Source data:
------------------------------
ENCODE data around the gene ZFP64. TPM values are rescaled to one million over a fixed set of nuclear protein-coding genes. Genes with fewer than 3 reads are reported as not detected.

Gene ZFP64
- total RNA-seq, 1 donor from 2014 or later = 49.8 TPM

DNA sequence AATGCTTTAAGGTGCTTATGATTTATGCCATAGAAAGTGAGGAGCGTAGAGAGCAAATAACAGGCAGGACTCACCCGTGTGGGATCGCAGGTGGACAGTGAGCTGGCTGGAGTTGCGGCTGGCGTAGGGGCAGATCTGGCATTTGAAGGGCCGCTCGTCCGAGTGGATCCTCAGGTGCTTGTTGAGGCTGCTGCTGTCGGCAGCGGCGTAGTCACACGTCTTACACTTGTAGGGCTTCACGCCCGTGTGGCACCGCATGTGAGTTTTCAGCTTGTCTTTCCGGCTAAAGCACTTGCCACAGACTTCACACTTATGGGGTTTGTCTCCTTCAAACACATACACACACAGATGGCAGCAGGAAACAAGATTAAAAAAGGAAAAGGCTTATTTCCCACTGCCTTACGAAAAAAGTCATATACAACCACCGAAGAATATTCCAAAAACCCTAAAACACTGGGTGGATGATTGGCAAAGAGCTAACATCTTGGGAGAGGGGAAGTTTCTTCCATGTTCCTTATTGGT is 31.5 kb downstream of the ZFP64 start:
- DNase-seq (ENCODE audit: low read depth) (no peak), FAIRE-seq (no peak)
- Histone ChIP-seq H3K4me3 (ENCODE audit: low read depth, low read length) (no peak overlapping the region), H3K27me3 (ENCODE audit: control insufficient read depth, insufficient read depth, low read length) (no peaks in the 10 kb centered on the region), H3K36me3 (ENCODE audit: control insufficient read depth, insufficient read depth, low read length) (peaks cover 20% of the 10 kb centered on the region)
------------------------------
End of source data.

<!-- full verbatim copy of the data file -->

ENCODE data around the gene ZFP64. TPM values are rescaled to one million over a fixed set of nuclear protein-coding genes. Genes with fewer than 3 reads are reported as not detected.

Gene ZFP64
- total RNA-seq, 1 donor from 2014 or later = 49.8 TPM

DNA sequence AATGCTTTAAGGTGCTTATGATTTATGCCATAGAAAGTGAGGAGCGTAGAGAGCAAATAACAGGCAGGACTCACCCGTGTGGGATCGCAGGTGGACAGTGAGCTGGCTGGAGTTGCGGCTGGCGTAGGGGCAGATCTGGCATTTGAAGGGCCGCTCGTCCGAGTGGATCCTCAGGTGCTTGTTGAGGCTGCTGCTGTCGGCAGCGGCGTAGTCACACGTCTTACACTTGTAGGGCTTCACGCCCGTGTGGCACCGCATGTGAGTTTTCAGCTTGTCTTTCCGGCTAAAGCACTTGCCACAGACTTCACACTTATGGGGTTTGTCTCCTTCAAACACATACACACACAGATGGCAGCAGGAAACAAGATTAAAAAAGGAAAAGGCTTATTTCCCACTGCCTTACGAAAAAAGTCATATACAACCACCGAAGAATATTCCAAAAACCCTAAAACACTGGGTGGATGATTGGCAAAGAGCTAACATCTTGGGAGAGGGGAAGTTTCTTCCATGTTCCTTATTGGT is 31.5 kb downstream of the ZFP64 start:
- DNase-seq (ENCODE audit: low read depth) (no peak), FAIRE-seq (no peak)
- Histone ChIP-seq H3K4me3 (ENCODE audit: low read depth, low read length) (no peak overlapping the region), H3K27me3 (ENCODE audit: control insufficient read depth, insufficient read depth, low read length) (no peaks in the 10 kb centered on the region), H3K36me3 (ENCODE audit: control insufficient read depth, insufficient read depth, low read length) (peaks cover 20% of the 10 kb centered on the region)